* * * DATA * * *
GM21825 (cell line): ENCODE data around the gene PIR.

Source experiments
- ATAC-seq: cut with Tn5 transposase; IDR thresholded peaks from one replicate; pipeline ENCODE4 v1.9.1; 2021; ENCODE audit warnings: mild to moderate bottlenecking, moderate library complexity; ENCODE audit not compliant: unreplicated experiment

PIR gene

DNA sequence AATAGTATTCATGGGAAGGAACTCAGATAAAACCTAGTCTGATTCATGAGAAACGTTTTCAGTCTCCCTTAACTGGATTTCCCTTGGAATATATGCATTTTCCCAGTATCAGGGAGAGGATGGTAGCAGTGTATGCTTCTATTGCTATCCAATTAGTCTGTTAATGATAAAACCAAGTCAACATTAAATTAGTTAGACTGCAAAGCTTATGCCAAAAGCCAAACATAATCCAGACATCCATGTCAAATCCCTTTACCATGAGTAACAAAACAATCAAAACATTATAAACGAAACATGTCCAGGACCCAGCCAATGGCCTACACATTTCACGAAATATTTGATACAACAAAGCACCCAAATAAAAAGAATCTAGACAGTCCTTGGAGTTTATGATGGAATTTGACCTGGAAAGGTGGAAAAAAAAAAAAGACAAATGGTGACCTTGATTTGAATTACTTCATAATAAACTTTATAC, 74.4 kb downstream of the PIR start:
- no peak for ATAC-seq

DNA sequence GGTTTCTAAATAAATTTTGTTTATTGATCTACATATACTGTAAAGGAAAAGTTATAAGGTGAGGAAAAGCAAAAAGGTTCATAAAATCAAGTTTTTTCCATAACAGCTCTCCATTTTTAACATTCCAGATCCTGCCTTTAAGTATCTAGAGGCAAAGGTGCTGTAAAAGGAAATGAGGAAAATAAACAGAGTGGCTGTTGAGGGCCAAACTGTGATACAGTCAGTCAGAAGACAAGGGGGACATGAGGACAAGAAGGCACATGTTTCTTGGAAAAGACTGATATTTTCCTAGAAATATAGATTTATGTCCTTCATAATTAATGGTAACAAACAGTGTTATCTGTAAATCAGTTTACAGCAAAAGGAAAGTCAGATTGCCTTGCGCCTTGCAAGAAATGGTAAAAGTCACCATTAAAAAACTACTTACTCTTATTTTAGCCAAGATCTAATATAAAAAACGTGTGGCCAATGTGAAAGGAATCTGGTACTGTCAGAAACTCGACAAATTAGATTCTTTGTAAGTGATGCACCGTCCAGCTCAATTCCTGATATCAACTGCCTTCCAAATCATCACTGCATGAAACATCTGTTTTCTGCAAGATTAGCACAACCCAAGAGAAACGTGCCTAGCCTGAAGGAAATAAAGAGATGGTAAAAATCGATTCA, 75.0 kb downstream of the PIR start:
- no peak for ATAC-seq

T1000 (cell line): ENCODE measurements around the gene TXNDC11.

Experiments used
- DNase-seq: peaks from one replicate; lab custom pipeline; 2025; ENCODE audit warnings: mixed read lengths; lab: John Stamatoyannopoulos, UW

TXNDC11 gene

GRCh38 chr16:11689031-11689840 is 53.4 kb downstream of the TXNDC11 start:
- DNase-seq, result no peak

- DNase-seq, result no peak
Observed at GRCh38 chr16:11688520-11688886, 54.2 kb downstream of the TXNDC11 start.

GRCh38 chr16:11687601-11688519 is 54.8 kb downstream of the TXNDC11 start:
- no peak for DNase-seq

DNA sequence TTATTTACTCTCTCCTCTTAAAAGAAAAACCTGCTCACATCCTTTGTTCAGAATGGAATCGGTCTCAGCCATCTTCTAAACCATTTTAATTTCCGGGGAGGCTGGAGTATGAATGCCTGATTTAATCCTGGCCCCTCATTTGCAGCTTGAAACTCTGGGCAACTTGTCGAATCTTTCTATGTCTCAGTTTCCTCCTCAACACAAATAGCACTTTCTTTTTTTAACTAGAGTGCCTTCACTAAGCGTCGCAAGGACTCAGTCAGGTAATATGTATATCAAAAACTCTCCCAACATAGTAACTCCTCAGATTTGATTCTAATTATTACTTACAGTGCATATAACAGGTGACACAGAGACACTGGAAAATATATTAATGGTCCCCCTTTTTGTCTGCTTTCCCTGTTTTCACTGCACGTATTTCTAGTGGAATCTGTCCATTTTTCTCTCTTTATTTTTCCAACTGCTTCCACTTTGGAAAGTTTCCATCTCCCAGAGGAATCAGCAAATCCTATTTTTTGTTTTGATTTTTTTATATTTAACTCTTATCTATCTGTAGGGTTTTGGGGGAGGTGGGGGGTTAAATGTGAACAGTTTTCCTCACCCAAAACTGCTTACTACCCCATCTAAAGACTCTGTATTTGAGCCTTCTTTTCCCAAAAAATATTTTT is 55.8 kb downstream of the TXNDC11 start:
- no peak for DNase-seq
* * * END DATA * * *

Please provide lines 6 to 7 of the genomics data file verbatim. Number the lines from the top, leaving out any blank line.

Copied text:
- no peak for ATAC-seq

DNA sequence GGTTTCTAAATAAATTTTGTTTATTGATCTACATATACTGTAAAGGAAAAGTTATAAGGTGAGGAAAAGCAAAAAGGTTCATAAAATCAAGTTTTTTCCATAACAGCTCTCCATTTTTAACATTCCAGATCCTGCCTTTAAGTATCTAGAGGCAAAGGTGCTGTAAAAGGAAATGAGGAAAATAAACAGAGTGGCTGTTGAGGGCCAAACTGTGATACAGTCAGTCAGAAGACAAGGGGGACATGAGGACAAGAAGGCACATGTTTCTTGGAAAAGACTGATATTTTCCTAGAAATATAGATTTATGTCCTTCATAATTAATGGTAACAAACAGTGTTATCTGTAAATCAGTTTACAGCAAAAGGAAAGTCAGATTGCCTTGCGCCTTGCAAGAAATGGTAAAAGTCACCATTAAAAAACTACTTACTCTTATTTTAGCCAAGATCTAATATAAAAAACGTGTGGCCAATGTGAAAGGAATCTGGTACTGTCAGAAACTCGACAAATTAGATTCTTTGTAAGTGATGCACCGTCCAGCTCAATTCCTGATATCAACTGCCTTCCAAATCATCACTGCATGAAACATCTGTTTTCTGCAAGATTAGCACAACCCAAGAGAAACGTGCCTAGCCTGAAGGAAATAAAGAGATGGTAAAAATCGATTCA, 75.0 kb downstream of the PIR start: